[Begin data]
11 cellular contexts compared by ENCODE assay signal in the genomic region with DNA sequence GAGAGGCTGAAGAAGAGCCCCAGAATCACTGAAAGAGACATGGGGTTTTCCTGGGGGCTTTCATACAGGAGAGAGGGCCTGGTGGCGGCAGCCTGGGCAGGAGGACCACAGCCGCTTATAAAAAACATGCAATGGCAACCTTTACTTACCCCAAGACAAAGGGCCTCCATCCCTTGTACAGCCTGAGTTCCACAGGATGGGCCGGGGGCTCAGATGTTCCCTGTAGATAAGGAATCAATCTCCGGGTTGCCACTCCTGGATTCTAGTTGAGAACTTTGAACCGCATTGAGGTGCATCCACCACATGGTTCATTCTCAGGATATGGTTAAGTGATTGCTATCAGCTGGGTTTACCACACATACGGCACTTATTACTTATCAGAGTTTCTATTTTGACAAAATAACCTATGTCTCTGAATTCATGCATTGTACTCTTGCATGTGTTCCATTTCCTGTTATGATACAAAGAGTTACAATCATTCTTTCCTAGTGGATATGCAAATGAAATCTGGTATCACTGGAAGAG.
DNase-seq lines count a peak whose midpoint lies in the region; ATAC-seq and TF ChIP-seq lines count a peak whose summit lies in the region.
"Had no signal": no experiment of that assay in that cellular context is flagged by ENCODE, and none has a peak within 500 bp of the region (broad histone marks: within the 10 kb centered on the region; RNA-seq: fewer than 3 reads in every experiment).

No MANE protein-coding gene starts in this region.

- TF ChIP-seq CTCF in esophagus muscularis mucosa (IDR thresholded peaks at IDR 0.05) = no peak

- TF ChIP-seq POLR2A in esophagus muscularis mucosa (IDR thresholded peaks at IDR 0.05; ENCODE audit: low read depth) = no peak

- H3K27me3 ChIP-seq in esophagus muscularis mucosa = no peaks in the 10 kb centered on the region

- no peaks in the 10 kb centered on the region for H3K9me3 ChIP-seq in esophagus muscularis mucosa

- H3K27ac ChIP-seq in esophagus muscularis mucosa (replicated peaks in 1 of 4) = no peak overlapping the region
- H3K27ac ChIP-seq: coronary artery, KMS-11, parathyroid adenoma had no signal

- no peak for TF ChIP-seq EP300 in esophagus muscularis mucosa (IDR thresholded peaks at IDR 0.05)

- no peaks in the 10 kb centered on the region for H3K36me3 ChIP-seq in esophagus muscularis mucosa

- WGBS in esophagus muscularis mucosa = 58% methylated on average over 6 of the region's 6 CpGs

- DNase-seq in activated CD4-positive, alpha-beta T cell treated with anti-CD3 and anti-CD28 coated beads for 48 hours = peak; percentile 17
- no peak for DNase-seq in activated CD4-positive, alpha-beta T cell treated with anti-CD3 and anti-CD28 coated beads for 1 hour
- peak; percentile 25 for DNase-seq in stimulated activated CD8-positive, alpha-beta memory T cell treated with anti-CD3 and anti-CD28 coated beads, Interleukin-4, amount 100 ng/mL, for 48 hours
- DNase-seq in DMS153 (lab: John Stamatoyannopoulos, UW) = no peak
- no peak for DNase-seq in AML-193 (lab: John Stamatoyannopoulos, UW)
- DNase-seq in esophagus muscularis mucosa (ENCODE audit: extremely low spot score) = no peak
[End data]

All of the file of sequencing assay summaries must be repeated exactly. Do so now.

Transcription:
11 cellular contexts compared by ENCODE assay signal in the genomic region with DNA sequence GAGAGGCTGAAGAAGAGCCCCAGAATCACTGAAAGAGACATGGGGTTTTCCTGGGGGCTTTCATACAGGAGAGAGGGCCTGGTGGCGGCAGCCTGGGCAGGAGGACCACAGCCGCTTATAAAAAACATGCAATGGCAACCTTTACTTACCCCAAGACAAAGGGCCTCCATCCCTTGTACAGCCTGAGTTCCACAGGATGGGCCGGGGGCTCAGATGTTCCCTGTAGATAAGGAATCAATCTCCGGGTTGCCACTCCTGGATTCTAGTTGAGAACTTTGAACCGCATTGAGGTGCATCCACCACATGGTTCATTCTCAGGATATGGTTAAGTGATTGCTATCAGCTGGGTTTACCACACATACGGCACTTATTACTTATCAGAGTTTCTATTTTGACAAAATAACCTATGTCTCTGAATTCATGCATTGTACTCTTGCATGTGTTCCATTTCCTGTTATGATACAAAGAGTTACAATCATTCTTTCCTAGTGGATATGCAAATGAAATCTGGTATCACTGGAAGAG.
DNase-seq lines count a peak whose midpoint lies in the region; ATAC-seq and TF ChIP-seq lines count a peak whose summit lies in the region.
"Had no signal": no experiment of that assay in that cellular context is flagged by ENCODE, and none has a peak within 500 bp of the region (broad histone marks: within the 10 kb centered on the region; RNA-seq: fewer than 3 reads in every experiment).

No MANE protein-coding gene starts in this region.

- TF ChIP-seq CTCF in esophagus muscularis mucosa (IDR thresholded peaks at IDR 0.05) = no peak

- TF ChIP-seq POLR2A in esophagus muscularis mucosa (IDR thresholded peaks at IDR 0.05; ENCODE audit: low read depth) = no peak

- H3K27me3 ChIP-seq in esophagus muscularis mucosa = no peaks in the 10 kb centered on the region

- no peaks in the 10 kb centered on the region for H3K9me3 ChIP-seq in esophagus muscularis mucosa

- H3K27ac ChIP-seq in esophagus muscularis mucosa (replicated peaks in 1 of 4) = no peak overlapping the region
- H3K27ac ChIP-seq: coronary artery, KMS-11, parathyroid adenoma had no signal

- no peak for TF ChIP-seq EP300 in esophagus muscularis mucosa (IDR thresholded peaks at IDR 0.05)

- no peaks in the 10 kb centered on the region for H3K36me3 ChIP-seq in esophagus muscularis mucosa

- WGBS in esophagus muscularis mucosa = 58% methylated on average over 6 of the region's 6 CpGs

- DNase-seq in activated CD4-positive, alpha-beta T cell treated with anti-CD3 and anti-CD28 coated beads for 48 hours = peak; percentile 17
- no peak for DNase-seq in activated CD4-positive, alpha-beta T cell treated with anti-CD3 and anti-CD28 coated beads for 1 hour
- peak; percentile 25 for DNase-seq in stimulated activated CD8-positive, alpha-beta memory T cell treated with anti-CD3 and anti-CD28 coated beads, Interleukin-4, amount 100 ng/mL, for 48 hours
- DNase-seq in DMS153 (lab: John Stamatoyannopoulos, UW) = no peak
- no peak for DNase-seq in AML-193 (lab: John Stamatoyannopoulos, UW)
- DNase-seq in esophagus muscularis mucosa (ENCODE audit: extremely low spot score) = no peak